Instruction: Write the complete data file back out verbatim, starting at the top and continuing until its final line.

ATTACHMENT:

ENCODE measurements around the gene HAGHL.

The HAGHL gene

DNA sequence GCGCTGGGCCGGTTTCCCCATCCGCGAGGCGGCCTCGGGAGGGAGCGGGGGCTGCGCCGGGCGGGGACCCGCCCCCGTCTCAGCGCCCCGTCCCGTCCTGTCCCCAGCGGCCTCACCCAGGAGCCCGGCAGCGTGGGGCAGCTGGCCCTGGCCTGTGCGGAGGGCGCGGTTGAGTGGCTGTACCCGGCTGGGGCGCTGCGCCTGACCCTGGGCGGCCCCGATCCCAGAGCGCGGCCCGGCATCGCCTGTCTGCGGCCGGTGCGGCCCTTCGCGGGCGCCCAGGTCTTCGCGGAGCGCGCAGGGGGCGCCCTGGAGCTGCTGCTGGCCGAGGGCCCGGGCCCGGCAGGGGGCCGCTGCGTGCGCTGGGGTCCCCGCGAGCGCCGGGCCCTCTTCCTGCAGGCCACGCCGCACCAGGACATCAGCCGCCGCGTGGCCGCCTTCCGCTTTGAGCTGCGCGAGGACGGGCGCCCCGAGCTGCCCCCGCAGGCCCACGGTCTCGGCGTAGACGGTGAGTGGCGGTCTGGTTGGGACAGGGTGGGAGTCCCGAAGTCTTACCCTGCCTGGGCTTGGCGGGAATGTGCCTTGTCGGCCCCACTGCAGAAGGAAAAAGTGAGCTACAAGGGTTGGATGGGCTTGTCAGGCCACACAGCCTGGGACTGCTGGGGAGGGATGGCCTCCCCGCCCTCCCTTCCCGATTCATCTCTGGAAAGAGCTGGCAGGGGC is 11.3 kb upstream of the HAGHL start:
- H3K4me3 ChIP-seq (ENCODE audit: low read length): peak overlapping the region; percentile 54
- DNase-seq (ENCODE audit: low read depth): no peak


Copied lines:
ENCODE measurements around the gene HAGHL.

The HAGHL gene

DNA sequence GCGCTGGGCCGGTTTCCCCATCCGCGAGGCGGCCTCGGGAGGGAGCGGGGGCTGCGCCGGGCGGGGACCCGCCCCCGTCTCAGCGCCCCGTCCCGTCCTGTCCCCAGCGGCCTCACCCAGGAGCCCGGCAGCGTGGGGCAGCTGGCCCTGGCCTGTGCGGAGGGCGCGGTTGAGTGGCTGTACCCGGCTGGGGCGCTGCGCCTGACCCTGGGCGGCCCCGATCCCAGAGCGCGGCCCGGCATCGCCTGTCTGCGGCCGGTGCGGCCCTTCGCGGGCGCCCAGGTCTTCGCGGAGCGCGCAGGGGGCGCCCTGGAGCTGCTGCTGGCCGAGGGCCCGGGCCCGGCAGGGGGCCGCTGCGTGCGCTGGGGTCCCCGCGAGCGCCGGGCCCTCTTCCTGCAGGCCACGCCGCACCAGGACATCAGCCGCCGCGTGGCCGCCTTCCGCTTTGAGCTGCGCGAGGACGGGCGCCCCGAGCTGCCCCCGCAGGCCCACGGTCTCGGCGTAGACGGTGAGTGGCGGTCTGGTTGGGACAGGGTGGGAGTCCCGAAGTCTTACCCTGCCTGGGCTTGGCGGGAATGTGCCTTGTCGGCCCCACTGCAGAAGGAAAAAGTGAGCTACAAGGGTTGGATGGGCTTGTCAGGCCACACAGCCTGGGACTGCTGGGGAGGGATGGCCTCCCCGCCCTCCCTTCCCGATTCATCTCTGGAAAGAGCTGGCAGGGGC is 11.3 kb upstream of the HAGHL start:
- H3K4me3 ChIP-seq (ENCODE audit: low read length): peak overlapping the region; percentile 54
- DNase-seq (ENCODE audit: low read depth): no peak